HENDERSON, Ky. -- There’s a brand-new department serving the City of Henderson, but the leader’s face is pretty familiar.
At the Board of Commissioners meeting in December, Jordan Webb was hired as director of the newly created Henderson 911 Emergency Communications Department.
Jordan has worked at the Henderson Police Department in the 911 Center for 6 ½ years, most recently as lead communications officer.
She hit the ground running as the new department’s new director in mid-December. She’s already initiated an area on the city’s web-site for businesses to enter keyholder information in the event that the building needs to be accessed in an emergency. That feature is being promoted to the public.
Among other projects, he’s also started working with other emergency services partners to update policies and procedures.
“We’re all a team and we have the same goals,” she said.
As a veteran dispatcher, she has a clear view of the skills that are valuable in the 911 Center. She said multitasking is at the top of that list.
“I know what they need,” Jordan said. “I wouldn’t ask them to do anything I wouldn’t do.”
Another attribute for a dispatcher is to be open to – and ideally eager for – change.
She said that in her time at the 911 Center she’s seen a lot of technology changes that requires a lot of training time and adaptation.
She doesn’t expect that to ever be different.
“Emergency services is always evolving with new technology,” the director said. “There’s not going to be an end.”
As for training, Jordan has been through plenty of that, including a recent opportunity on the national stage.
Last year she was the recipient of the “Within The Trenches” scholarship to the National Emergency Number Association (NENA) national conference that took place in Orlando, Fla.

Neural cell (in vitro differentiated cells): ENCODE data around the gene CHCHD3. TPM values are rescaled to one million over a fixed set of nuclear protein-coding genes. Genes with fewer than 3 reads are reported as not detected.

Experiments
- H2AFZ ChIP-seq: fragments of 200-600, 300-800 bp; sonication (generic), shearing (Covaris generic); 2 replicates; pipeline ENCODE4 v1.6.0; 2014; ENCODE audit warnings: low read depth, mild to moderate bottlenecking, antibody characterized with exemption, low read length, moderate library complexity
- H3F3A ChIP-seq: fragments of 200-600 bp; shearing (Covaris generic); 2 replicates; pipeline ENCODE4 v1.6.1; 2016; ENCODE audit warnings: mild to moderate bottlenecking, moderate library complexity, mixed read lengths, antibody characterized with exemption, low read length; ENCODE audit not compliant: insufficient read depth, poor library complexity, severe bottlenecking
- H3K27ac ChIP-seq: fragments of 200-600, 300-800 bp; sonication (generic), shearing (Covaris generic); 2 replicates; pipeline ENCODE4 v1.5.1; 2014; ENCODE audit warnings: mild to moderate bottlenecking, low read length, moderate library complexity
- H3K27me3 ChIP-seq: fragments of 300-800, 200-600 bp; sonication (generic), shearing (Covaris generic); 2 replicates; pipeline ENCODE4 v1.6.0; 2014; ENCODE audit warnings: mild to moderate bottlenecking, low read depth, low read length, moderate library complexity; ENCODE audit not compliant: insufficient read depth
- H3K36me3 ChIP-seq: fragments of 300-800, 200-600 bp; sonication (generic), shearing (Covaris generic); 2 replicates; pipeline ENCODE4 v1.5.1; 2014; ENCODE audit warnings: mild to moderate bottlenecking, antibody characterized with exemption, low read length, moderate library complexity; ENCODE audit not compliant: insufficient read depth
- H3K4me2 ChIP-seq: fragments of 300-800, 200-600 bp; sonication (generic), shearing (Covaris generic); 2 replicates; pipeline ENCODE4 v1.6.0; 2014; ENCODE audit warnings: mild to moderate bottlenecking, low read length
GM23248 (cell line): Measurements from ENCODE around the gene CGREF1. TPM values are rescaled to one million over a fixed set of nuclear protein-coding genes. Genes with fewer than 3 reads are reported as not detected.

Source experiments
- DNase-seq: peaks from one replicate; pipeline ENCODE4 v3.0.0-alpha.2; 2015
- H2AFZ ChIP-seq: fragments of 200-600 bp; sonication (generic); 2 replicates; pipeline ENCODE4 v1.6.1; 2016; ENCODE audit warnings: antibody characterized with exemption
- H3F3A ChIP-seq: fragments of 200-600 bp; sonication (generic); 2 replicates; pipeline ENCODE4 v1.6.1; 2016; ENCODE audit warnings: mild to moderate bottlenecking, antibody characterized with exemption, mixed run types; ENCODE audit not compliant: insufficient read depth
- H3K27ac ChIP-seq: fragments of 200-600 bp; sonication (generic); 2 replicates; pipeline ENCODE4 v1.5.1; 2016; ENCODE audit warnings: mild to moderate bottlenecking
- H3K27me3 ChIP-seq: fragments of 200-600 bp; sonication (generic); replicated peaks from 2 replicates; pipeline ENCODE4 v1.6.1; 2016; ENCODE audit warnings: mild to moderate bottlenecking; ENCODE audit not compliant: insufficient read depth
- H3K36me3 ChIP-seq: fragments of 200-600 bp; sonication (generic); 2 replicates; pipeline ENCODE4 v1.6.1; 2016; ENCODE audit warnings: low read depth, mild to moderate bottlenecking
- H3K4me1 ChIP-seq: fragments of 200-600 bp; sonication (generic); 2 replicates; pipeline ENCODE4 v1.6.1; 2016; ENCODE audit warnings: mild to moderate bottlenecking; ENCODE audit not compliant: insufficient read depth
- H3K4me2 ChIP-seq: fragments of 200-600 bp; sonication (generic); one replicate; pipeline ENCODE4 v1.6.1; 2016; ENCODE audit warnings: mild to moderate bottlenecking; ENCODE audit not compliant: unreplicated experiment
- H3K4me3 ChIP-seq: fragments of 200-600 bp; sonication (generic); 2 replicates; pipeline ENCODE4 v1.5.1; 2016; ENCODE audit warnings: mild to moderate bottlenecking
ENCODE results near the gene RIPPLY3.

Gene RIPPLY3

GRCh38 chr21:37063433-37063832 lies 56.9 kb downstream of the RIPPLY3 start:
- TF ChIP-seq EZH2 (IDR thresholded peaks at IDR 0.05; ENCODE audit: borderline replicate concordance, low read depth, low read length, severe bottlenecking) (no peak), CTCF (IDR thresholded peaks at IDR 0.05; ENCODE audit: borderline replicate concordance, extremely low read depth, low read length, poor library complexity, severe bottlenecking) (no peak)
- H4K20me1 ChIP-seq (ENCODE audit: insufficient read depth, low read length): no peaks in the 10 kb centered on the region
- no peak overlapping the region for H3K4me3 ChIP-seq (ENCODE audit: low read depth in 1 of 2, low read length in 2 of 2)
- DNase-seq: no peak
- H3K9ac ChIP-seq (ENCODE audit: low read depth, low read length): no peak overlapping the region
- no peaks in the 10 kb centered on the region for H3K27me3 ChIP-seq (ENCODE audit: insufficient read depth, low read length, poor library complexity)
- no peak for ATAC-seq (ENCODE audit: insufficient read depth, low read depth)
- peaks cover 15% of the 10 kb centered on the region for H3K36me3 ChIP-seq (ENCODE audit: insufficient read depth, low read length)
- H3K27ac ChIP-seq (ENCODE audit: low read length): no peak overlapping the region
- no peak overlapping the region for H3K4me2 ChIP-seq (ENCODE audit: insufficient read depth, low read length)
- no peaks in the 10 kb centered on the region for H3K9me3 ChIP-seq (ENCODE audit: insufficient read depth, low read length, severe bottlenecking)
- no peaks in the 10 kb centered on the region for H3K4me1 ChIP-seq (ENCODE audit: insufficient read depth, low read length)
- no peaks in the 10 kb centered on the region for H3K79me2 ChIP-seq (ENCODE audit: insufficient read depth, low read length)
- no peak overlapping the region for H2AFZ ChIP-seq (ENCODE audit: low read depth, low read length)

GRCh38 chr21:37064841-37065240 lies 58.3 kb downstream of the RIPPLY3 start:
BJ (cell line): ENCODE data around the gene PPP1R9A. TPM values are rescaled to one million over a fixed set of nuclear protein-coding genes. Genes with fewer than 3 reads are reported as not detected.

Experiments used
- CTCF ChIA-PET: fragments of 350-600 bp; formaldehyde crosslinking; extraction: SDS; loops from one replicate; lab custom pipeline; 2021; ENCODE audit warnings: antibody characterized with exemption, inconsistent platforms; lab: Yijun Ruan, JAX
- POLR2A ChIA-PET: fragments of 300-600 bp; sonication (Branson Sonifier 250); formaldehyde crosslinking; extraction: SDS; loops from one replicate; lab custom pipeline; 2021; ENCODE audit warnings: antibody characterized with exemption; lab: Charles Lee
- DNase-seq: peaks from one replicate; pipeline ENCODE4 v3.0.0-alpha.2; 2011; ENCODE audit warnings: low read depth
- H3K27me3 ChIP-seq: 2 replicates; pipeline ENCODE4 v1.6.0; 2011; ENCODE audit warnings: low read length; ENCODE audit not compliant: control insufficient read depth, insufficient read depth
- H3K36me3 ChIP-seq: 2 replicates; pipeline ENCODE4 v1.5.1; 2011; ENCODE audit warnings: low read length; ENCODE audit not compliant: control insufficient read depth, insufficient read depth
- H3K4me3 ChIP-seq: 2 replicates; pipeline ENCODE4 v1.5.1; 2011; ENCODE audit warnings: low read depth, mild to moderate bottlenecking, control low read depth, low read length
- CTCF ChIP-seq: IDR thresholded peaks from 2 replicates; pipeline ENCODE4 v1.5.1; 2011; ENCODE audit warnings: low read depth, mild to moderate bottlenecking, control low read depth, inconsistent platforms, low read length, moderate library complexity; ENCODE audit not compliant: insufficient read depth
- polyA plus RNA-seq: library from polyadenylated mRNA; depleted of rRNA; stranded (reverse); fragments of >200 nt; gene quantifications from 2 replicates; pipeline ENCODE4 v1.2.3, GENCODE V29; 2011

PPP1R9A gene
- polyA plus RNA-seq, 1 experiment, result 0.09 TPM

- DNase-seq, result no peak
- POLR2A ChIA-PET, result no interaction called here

The conference offered education, networking and other opportunities for communications officers.
According to the “Within The Trenches” organization in a news release, 9-1-1 professionals from all over the country applied and shared their dispatch experience through the applications and “every single person has a compelling story to tell.”
The story told in her application revealed heartache, tragedy and triumph that illustrated a well-rounded look at emergency communications. After being involved in an accident that took her away from life on the fire department and rescue, she saw a job posting for a communications officer. She said she was eager to learn that aspect of public safety.
“I wanted to help others every day, on their worst day, because I fully knew what it might be like,” she wrote in her essay for the scholarship. “Every day we take calls that involve life-threatening situations, where it is our duty to save that person, ensuring their safety until responders arrive.”
Recently she said that’s what she’d like for her co-workers across City departments to know about herself.
“I have a heart for this department,” she said, “and for the safety of first responders.”